The exhibition In the Interest of Time presents three projects by the Brooklyn collaborative Smudge Studio, comprised of artists Elizabeth Ellsworth and Jamie Kruse. Their primary subject is the landscape, and their approach includes embodying the roles of scientist, historian, anthropologist and, of course, artist. Their process is a performative journey, navigating, investigating and documenting phenomena within the landscape. In some ways, it is easier to describe what their work is not. It is not tourism; it is not activism; nor is it documentary photography/video. Rather, they are interested in using the aesthetic experience to project imagination and address deep time. So what does that look like?
In their project Worlds to Come: a field guide (2009), the duo visited six sites of nuclear detonation in Nevada and New Mexico, photographically documenting their visits. The bleak landscape images show traces of human intervention, as well as scars from nuclear testing and detonation. The artists also produced a newsprint field guide, with information and directions for each site. Lest you think it’s all about doom and gloom, the artists subversively insert humor into the field guide. The guide’s center layout includes examples of graffiti, humorously entitled “Post-Land Art” at one of the Nevada nuclear test sites. In a conversation with the artists, they spoke about human scale vs. the larger forces of time, as well as detonations’ scale of impact—how it will continue to affect/shift/transform the land for millennia.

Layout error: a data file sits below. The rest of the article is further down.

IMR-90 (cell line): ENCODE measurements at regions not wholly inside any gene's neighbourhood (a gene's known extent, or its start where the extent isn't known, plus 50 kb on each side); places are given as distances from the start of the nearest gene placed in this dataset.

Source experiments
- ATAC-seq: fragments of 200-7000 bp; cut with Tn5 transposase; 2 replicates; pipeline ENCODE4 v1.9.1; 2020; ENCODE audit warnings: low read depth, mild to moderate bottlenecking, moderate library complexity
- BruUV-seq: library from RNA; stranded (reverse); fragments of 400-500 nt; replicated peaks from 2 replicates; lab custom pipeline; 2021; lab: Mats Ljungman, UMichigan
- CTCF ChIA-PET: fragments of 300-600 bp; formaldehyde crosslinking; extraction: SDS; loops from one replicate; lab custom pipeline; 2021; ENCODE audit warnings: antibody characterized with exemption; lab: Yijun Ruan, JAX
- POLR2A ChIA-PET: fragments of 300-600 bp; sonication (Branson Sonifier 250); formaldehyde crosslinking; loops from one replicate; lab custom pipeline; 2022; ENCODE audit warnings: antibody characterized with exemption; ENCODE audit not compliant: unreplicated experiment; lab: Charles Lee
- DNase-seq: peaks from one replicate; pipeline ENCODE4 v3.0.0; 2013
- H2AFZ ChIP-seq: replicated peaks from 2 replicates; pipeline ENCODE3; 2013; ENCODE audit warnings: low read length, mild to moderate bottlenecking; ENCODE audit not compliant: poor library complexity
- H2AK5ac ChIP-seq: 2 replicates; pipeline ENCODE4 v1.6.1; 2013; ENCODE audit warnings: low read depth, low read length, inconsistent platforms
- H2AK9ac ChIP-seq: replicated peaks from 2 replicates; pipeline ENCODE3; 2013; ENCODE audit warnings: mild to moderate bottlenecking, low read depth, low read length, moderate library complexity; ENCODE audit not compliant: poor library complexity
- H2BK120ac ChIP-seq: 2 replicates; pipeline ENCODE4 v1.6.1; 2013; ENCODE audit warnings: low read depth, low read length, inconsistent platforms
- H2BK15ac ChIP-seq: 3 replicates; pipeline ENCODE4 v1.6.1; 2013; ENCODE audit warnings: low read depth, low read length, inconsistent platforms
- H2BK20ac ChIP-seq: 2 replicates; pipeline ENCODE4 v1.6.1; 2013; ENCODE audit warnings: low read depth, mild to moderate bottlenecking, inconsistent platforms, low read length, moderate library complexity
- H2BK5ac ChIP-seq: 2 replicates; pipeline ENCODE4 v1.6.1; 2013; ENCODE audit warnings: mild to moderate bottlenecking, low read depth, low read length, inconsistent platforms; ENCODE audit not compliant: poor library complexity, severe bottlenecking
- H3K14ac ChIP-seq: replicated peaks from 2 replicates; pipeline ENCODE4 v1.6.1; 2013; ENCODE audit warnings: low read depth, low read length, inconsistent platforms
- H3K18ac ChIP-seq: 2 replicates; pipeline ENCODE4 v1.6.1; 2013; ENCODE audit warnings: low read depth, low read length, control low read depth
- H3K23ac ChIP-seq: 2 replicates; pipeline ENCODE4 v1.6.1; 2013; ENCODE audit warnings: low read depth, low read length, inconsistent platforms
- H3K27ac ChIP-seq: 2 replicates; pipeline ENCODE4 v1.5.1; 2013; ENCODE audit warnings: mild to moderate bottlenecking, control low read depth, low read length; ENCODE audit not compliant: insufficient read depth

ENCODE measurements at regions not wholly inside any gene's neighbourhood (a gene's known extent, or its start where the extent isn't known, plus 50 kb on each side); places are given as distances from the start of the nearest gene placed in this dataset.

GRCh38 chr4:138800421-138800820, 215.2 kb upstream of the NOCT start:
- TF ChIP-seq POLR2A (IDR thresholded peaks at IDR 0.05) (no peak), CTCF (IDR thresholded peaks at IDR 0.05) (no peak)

In their recent project/publication Geologic City: A Field Guide to the GeoArchitecture of New York (2010-2011), the artists shift from the Western landscape to the cityscape. Choosing 20 sites, the field guide playfully uses geologic language to present an alternative map of the city. When I asked the artists about their shift to the urban landscape, they spoke about the similarities in the projects. Both have toxic sites where photography is prohibited. (Of course like all artists who break the rules, they took photos anyway.) The New York field guide focuses on making the invisible visible by drawing connections between larger geologic forces. For example, the salt the city uses to melt snow is thousands of years old and hails from South America.
Using maps, photography and Super 8 film, Smudge Studio’s third project Below the Line (2010-2011) examines the intersections where human structures interact with the shoreline of the formerly underwater Lake Bonneville in Utah. The challenge in exhibiting complex conceptual work is that it requires a time commitment from the viewer. Not deep time, mind you, but certainly more than a cursory walkthrough. In our ADD society, many viewers will bail. But for those who invest, it’s worth it.
In the Interest of Time—Smudge Studio
Brazos Gallery at Richland College
Through March 2, 2012
Multi-media artist Colette Copeland recently relocated to Dallas from Philadelphia. She writes for Afterimage—Journal of Media Arts and Cultural Criticism and Ceramics: Art and Perception Magazine. Her work can be found at www.colettecopeland.com.
also by Colette Copeland
- An Interview with Chim↑Pom: Non-Burnable at Dallas Contemporary - October 9th, 2017
- Dead White Zombies and the Holy Bone - May 11th, 2017
- A Conversation with Jeanine Michna-Bales - February 11th, 2017
- DB16: Teresa Margolles and Hermann Nitsch - January 14th, 2017
- A Chat With Heyd Fontenot about 'Kult Klassic' at Conduit - November 8th, 2016